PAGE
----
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Garfield Elementary is a good place to learn, said Abshir.
“When I came here I really couldn’t understand anything,” said Abshir, a 10-year-old fourth grader who also speaks Somali. “And now I really do understand everything, and it’s helped me learn English and talk properly.”
Kansas City Public Schools administrators are proud of the work that goes on at Garfield, a northeast neighborhood elementary school that serves about 405 students from more than 20 countries. Principal Doug White says he often searches for new flags to hang in the cafeteria to make sure all students’ homelands are represented.
Dedicated staff help immigrant students strengthen language skills, but students pitch in as well, welcoming new classmates and teaching them English, said Noelle Kirkman, a fourth grade teacher.
“My absolute favorite thing is all of the cultures represented here. It’s incredible,” Kirkman said. “I have five languages spoken in my room alone.”
But as KCPS looks to the future, it’s also aware of the shortcomings of Garfield and other district schools — aging buildings, limited extracurricular activities and course offerings, confusing grade structures and staff spread too thin.
Blueprint 2030, the district’s long-term planning initiative, seeks to address those issues with input from the community.
Changes may be painful, likely including school closures and consolidations. But administrators hope the district will emerge more efficient, more equitable and more competitive with charter schools and suburban districts.
KCPS Superintendent Mark Bedell says feedback from teachers, staff, students and parents will make sure the final plan serves the community’s needs for the next decade.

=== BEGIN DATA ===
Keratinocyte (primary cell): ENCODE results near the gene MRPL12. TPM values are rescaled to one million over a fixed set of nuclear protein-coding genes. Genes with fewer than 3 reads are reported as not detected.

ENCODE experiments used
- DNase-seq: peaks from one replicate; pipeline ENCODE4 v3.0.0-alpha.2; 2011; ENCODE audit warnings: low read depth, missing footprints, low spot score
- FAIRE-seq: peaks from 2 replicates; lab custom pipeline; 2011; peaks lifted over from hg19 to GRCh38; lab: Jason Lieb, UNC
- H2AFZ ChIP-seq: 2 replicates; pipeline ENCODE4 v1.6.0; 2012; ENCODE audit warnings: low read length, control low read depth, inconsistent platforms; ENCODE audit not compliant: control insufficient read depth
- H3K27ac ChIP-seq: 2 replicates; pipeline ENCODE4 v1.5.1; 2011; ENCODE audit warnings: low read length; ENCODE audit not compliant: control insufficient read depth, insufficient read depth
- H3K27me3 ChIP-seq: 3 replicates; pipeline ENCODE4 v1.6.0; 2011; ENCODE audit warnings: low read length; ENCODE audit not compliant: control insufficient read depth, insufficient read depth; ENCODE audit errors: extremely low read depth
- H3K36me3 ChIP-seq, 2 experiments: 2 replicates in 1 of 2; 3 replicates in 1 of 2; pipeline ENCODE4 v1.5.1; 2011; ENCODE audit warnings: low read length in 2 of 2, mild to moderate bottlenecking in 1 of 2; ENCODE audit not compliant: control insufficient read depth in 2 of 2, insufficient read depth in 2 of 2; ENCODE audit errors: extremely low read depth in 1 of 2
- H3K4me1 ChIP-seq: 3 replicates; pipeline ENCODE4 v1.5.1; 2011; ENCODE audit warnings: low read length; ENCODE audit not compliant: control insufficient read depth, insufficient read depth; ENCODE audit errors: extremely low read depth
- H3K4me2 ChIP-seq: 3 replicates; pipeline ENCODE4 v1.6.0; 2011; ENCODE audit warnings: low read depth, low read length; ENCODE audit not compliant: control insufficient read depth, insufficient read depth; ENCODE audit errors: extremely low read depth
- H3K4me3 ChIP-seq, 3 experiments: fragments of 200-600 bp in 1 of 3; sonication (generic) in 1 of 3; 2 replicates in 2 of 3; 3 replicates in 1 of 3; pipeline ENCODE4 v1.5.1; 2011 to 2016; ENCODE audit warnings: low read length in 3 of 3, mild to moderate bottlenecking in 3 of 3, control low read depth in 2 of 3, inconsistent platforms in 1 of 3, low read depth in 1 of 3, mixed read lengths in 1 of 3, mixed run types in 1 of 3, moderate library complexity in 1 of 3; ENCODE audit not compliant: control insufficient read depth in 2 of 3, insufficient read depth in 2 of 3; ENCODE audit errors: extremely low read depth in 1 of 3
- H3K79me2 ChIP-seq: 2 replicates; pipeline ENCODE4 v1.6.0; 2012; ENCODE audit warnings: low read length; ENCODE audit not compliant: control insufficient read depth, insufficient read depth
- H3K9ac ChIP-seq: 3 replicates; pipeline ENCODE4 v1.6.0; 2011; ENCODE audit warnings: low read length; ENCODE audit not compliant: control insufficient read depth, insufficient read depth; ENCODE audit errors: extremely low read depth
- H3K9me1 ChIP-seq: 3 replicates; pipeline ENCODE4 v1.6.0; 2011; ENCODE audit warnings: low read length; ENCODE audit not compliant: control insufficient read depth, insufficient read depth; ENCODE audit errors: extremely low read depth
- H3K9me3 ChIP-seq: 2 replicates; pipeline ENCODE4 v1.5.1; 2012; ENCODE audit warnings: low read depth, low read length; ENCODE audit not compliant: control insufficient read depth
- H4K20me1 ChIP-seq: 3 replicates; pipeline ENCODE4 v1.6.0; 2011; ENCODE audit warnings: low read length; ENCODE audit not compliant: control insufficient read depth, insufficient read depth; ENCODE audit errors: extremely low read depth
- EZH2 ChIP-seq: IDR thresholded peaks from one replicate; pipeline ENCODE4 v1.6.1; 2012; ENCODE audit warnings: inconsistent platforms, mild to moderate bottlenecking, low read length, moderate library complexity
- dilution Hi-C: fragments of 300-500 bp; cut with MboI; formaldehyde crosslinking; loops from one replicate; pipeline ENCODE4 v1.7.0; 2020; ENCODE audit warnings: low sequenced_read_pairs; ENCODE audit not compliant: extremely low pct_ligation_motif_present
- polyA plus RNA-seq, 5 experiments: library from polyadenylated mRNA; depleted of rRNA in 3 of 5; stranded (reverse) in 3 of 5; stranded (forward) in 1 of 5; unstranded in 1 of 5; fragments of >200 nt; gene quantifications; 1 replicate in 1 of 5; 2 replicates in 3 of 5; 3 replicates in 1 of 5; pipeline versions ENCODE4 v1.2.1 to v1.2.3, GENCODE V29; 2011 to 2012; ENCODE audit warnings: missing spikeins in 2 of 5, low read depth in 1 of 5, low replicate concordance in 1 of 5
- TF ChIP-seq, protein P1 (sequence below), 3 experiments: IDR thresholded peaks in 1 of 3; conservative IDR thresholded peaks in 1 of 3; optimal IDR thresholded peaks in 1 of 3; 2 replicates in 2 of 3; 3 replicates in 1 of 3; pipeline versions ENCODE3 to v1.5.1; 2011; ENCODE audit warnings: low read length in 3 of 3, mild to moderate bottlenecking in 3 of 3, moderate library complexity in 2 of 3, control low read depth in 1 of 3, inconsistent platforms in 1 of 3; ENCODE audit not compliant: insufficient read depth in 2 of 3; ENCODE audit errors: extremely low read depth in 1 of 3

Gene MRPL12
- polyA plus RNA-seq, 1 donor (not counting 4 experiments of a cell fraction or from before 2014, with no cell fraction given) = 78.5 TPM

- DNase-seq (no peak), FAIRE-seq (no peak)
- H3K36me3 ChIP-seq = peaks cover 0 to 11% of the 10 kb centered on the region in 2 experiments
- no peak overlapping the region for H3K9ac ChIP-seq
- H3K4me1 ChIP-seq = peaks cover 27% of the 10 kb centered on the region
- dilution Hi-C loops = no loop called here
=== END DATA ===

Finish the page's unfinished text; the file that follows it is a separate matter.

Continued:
“It’s not about what Dr. Bedell wants, right, this has to be about what the community wants,” Bedell said during a recent roundtable with reporters. “Because Dr. Bedells come and go. The community will always be here.”
Fixing KCPS inefficiencies may mean closing schools
Bedell said what he’s imagining for the district could shift dramatically as he receives more input from the community.
KCPS has already collected responses from teachers and students, and more recently has been reaching out to parents to learn more about their ideas and priorities, including in a series of meetings the week of Oct. 18-22.
The district will then use that input to create a variety of possible scenarios and propose them to the public, including what would happen if the district doesn’t act, Bedell said.
The district anticipates scheduling more open houses for feedback in the coming months, with a school board vote on a plan possible as early as February.
Blueprint 2030 Feedback
- November 2021: Scenarios proposed
- January 2022: Recommendations prepared
- February 2022: School Board vote
How to give input:
- Check Blueprint 2030 web page for upcoming meetings and open houses
- Comment on tentative goals and strategies